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Food safety advice for staying healthy while staying home

Small pile of vegetables on a stainless steel surface.

With many COVID-19 related messages on social media, you may have seen questionable food safety messages. Current research advises using the same good food handling practices that you’ve been using.

According to the Food and Drug Administration (FDA) on their Food Safety and Covid-19 website, “Currently there is no evidence of food or food packaging being associated with the transmission of COVID-19. It may be possible that a person can get COVID-19 by touching a surface or object that has the virus on it and then touching their mouth, nose, or possibly their eyes, but this is not thought to be the main way the virus spreads.

Center for Disease Control and Prevention (CDC) notes that in general, because of poor survivability of these coronaviruses on surfaces, there is likely a very low risk of spread from food products or packaging shipped over a period of days or weeks at ambient, refrigerated, or frozen temperatures. It is more likely that a person will be exposed by person-to-person transmission involving close contact with someone who is ill or shedding the virus.”

Washing fruits and vegetables

  • Do NOT use dish soap, detergent or bleach to rinse, soak and wash fresh produce. These products are not intended to be eaten. 
  • Before use, rinse well under running water only the fruits and vegetables you plan to prepare or eat at that time.
  • Handling fresh fruits and vegetables safely
  • Coronavirus Resource Page - Partnership for Food Safety Education


  • When you go to the grocery store, use hand sanitizer or wipes to wipe surfaces, have a plan and a list. 
  • Keep social distance and only touch what you will buy.
  • Once home, do NOT store groceries outside, in cars or garages.
  • Bring groceries inside, unpack and store normally, followed by handwashing with soap and water.
  • Currently, there is no evidence that food or food packaging is a source of virus transmission.
  • Safe food handling basics
  • Shopping and Handling Groceries - North Carolina State University Extension

Delivery, takeout and storing foods and leftovers

Cleaning, sanitizing and disinfecting; critical steps to keep surfaces safe

Julie Garden-Robinson, North Dakota State University Extension food and nutrition specialist, shares this important information about exercising caution with disinfecting in the time of COVID-19.

  • Cleaning is removing dirt, food and some illness-causing germs from surfaces.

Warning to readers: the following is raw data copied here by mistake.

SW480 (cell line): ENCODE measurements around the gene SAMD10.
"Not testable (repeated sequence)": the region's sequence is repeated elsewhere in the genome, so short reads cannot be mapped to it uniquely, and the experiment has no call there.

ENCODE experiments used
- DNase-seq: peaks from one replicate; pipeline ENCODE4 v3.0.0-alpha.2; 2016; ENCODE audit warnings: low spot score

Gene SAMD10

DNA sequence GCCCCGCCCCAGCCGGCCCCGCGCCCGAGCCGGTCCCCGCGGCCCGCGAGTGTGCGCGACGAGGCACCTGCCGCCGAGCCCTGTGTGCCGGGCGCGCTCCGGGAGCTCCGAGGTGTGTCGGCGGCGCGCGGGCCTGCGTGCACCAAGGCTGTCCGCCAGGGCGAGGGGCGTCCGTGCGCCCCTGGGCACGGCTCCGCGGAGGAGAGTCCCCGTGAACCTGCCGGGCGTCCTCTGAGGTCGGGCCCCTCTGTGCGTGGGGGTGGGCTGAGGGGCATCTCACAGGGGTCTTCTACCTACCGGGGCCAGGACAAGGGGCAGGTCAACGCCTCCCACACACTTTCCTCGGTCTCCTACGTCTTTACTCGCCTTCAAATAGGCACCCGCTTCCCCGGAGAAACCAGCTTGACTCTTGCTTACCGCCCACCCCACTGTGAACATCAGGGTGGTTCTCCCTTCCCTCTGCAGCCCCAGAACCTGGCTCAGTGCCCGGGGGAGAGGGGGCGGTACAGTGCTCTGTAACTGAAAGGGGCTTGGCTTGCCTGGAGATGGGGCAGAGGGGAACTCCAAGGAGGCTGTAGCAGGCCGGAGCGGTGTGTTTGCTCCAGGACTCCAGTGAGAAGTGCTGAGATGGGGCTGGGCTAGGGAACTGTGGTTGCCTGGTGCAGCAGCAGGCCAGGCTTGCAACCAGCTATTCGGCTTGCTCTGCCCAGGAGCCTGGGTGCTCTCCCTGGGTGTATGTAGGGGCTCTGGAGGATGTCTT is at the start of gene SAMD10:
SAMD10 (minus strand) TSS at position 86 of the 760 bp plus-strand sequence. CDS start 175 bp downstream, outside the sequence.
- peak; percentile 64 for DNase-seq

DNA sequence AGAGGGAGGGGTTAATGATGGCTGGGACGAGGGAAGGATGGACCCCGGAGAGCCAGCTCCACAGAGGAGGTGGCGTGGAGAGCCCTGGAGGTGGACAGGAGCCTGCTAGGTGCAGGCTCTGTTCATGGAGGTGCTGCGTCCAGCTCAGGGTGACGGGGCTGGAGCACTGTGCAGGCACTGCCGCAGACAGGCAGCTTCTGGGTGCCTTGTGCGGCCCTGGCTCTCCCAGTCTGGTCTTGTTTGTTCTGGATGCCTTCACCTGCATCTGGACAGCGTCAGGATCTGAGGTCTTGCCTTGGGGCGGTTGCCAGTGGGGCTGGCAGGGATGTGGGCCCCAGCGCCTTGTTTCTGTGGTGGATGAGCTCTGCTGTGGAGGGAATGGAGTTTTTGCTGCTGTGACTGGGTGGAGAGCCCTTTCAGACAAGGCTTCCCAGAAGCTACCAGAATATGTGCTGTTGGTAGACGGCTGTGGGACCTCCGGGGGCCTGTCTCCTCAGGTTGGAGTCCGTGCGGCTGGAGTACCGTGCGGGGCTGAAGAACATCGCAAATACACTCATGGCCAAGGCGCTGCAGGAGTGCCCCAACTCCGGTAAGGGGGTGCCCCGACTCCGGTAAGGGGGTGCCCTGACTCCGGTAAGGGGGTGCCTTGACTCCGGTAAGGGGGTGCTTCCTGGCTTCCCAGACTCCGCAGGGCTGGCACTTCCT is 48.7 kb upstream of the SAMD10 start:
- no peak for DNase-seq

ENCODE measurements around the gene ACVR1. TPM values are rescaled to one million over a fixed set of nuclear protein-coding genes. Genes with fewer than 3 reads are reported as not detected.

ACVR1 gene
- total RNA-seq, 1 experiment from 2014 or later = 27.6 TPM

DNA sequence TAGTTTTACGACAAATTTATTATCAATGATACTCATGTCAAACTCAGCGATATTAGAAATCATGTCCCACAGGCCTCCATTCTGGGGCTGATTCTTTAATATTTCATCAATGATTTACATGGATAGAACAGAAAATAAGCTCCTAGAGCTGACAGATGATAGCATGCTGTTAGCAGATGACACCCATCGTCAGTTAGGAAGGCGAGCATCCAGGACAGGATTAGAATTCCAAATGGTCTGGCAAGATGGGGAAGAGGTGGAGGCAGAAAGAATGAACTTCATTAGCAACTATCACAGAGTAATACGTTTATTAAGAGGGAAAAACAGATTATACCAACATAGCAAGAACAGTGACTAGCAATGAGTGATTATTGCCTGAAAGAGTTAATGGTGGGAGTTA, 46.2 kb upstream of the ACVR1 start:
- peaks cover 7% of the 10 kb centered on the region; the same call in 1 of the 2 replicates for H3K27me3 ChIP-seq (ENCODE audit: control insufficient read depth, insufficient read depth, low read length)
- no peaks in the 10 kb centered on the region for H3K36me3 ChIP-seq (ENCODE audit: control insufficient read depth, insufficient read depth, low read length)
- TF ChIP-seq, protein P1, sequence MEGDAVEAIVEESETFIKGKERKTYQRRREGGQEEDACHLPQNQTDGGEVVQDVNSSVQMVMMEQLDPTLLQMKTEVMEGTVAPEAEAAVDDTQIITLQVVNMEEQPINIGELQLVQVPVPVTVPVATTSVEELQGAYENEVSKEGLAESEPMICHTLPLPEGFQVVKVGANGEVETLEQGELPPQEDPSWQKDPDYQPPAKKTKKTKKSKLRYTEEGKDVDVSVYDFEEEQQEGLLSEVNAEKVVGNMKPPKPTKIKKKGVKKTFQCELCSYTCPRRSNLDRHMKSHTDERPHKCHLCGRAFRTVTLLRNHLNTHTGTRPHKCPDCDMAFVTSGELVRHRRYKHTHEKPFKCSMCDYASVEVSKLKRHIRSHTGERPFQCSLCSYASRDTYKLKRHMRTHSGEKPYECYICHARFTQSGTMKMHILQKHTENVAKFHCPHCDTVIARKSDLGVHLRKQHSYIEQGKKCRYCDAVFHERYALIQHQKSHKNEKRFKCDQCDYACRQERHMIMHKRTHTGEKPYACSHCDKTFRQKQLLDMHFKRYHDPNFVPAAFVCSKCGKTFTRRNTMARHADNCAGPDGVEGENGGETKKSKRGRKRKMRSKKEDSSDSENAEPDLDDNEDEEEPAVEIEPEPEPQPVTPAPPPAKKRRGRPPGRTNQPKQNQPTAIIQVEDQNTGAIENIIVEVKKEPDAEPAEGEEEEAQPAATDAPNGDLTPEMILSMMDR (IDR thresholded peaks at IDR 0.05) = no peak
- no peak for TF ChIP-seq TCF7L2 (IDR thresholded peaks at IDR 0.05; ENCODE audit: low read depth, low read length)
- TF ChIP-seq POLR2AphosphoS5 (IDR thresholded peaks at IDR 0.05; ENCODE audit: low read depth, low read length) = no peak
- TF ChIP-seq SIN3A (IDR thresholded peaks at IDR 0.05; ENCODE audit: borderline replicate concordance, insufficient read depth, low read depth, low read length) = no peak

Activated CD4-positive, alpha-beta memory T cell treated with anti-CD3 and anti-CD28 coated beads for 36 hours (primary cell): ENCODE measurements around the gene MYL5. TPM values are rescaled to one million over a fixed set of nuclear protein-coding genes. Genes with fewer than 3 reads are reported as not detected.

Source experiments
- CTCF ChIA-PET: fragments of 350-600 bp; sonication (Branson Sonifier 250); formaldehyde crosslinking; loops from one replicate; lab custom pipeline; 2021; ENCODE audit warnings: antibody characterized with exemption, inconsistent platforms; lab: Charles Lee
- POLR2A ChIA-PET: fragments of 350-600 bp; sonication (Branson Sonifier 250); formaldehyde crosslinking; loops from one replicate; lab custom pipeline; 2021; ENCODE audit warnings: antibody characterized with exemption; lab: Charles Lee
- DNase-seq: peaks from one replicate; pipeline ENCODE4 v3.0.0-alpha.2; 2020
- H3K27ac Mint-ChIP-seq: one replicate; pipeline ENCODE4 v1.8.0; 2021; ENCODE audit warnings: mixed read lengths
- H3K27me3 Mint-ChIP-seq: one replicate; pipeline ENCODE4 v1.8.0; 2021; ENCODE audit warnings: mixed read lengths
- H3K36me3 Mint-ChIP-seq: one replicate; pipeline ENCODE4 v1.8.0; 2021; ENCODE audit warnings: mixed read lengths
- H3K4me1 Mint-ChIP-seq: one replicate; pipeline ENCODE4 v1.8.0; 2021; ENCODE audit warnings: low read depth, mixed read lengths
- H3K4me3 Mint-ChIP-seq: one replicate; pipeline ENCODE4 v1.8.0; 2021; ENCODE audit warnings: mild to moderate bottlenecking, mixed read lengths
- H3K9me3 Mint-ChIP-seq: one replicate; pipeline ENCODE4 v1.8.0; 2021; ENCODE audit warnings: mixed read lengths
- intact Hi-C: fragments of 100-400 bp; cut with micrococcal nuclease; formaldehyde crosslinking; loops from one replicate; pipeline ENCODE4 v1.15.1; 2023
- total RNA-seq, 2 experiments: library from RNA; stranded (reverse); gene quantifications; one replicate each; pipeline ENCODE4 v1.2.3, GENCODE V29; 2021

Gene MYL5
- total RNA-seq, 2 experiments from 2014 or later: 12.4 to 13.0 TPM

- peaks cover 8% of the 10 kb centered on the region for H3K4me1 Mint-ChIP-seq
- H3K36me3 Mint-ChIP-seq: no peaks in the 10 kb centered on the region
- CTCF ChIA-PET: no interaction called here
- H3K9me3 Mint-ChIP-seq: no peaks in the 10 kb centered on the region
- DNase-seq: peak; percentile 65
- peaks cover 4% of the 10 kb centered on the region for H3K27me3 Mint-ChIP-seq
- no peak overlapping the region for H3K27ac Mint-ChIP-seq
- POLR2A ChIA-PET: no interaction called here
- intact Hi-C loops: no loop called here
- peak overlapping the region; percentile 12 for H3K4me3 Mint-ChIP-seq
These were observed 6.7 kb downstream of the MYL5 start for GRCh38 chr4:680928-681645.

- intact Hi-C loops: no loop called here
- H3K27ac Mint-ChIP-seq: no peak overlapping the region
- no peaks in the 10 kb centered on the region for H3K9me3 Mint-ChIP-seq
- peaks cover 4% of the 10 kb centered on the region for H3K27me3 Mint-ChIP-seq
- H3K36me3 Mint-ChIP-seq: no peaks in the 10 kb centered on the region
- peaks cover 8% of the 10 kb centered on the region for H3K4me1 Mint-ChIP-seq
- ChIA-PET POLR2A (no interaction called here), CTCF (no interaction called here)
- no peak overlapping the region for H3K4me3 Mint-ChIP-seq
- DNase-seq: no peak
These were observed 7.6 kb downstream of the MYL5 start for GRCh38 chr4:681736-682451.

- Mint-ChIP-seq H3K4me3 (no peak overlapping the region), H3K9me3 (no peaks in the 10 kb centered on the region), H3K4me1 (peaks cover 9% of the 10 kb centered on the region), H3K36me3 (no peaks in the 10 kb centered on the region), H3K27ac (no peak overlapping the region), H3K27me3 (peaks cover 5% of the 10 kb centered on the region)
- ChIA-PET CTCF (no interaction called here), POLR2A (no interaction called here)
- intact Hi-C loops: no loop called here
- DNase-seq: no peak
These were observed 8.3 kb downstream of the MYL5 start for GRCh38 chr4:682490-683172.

• Cleaning does not kill germs but helps remove them.
    • You need to clean surfaces before you can reduce the amount of germs, then you can sanitize or disinfect.
  • Sanitizing is the removal of germs from surfaces. 
  • A typical sanitizing solution for home kitchen surfaces is 1 tablespoon of bleach per gallon of water.
    • More bleach isn’t better and can be dangerous.
    • Read and follow the manufacturer’s directions for the product you use since bleach concentration levels can vary.
    • Most bleach advises cool to warm (75 to 120 degrees) water, NOT hot water.
    • Do NOT mix with other chemicals. Wear disposable gloves, discard after use and wash your hands.
  • Disinfect surfaces such as doorknobs, light switches, handles, desks, toilets and sinks.
  • A clean kitchen is required for food safety

Hand sanitizers

  • Do NOT make hand sanitizer at home! This is a new recommendation from the Food and Drug Administration (FDA).
  • If made incorrectly, hand sanitizer can be ineffective, and there have been reports of skin burns from homemade hand sanitizer.
  • The FDA lacks verifiable information on the methods being used to prepare hand sanitizer at home and whether they are safe for use on human skin.
  • The previous recommendation to make hand sanitizer at home was due to a shortage however, more facilities are producing it and the shortage will catch up.
  • Hand Sanitizers and COVID-19 - U.S. Food and Drug Administration.

Reusable shopping bags

  • If stores still allow reusable shopping bags and you use them, make sure to clean and disinfect them after each use.
  • Clean both inside and outside with soapy water and rinse.
  • Follow with wiping or spraying all surfaces with diluted, disinfecting bleach solution (4 teaspoons bleach per quart of water) or purchased ready-to-use disinfectant.
  • Allow bags to air dry.
  • Cleaning and Disinfecting Reusable Bags - North Carolina State University Extension

Kathy Brandt and Suzanne Driessen, Extension educators, food safety

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